Already Decided On Your Neighborhood School?

Many parents out there are not interested in exercising their options, with good reason.  Their neighborhood school offers exactly the program that they want, is close, and gives them a full-bodied local community experience.  Some parents even feel that Portland Public’s offerings of charter, magnet, and focus school options erodes the neighborhood schools, making this all a very hot topic around town. The two sides of the argument go something like this:

Argument Against School Choice:

Private, Charter and Focus Schools pull community and money away from Neighborhood Schools. 

Parents that have the time, energy, and money to consider researching schools and driving their kid across town are resource-heavy parents whose presence and influence would help improve their neighborhood school.  Those parents who buy a home in a neighborhood should commit fully to the community that they are joining and put their shoulder to the wheel to make the school a better place.  Portland Public School district has sizeable imbalances between its schools – and offering school choice only makes those imbalances worse.

Argument for School Choice:

Private, Charter and Focus Schools drive educational innovation and their popularity sends PPS a clear message about what works. 

Language Immersions and other outside-the box programs make PPS stand apart among urban school districts.  Such schools help drive education forward by proving the value of being set free of some traditional trappings while offering innovative programs that benefit children from every walk of life.  A wide array of educational approaches offers the diversity of learners in Portland a way to be more deeply engaged in their learning.  Parents have the right to find a school where their child thrives, and that responsibility is higher than the one we have to our neighborhood schools. 

More: Charter Schools - Who Should Get In?

We see value in both sides of this argument, and support fully the decision to attend your neighborhood school. But, we still feel it’s wise to educate yourself about other schools. Here’s why:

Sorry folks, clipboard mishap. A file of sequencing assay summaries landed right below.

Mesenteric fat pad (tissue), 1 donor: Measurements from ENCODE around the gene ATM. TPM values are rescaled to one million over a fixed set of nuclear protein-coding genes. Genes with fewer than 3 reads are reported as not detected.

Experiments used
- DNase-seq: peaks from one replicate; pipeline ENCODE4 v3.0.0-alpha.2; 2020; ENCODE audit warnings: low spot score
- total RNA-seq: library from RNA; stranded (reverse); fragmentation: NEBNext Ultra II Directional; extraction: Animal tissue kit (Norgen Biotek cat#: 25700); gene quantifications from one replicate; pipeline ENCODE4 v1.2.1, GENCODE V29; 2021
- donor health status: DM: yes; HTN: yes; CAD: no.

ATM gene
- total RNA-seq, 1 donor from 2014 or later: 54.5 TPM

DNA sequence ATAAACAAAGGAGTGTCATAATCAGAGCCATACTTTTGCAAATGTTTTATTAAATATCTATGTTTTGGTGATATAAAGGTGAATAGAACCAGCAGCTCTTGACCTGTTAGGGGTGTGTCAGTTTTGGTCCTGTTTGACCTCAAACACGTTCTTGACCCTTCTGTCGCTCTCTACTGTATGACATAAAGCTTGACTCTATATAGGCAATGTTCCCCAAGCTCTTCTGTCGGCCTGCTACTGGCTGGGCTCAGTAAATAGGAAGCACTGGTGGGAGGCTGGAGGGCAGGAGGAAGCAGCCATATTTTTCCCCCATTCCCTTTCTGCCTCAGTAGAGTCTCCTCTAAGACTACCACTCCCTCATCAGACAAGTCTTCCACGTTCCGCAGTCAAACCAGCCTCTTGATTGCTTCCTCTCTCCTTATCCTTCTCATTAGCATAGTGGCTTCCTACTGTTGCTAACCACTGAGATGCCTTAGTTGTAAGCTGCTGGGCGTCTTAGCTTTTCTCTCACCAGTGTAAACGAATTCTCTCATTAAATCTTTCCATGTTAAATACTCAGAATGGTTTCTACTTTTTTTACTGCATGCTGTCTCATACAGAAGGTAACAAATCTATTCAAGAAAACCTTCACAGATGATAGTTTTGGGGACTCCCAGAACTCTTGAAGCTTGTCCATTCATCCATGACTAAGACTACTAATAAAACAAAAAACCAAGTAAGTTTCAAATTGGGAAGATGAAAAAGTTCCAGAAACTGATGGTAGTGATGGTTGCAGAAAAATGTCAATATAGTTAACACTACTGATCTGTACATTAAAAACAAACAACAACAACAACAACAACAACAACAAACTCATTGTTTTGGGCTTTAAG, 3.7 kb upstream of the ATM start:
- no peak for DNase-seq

You will get a better sense of what the possibilities are for your school, and ultimately help make it better.  Learning about other schools teaches you what is possible, and what might be lacking.  For example, you may think your n’hood school has a great garden for the kids to learn about growing food, native plants, or whatever cool thing it is until…you see what an outstanding garden program school X has.  If only you could bring that other program back to your school.  Well, you don’t need to reinvent the wheel when school X is more than happy to boast about their wonderful garden and tell you in detail what it took to achieve garden greatness.  Other schools can provide you inspiration and direction for making improvements or changes to your neighborhood school.

More: Tips from parents who've committed to their neighborhood school.

Knowing about other schools makes you a more credible advocate for your neighborhood school.  Having an informed perspective on what students and families are getting at your school makes your supportive voice that much more convincing, as you talk to parents in your neighborhood who are wondering whether to go for other options.  It also gives you important information when advocating for a certain thing within your school.  If, for instance, you find out on a school tour that class size is 21 at school X while yours sits at 30, you can take this information to your school’s leadership and ask informed questions.  Knowing the range of possibilities gives you the information that you need to advocate for improving your school.

Learning about other schools helps you decide where to put your energy outside of the school day. No one school has it all, but learning about another school can inspire you to seek something new out for your child.  Many people have visited an immersion school, for example, and come home resolved to sign their kid up for after school Spanish class.  Or a parent visiting a school with a strong art program might come home and look up where to take their kid for Saturday morning art lessons.  In our opinion, it serves your kids to know what else is going on out there and to make informed and deliberate decisions about how to supplement their learning. And dropping into other school settings is a great way to get a new angle. 

More: The über scoop on neighborhood schools.

Congratulations on choosing your child's home away from home.  We encourage you to do some comparing and contrasting of other schools out there so you can "own" your choice to a deeper degree.  At a minimum, browse this website and check out our SETTLE IN section for a little more insight on what an involved parent might look like.  Even if you aren't the "community organizer" type, being an involved parent will make a world of difference to your kid.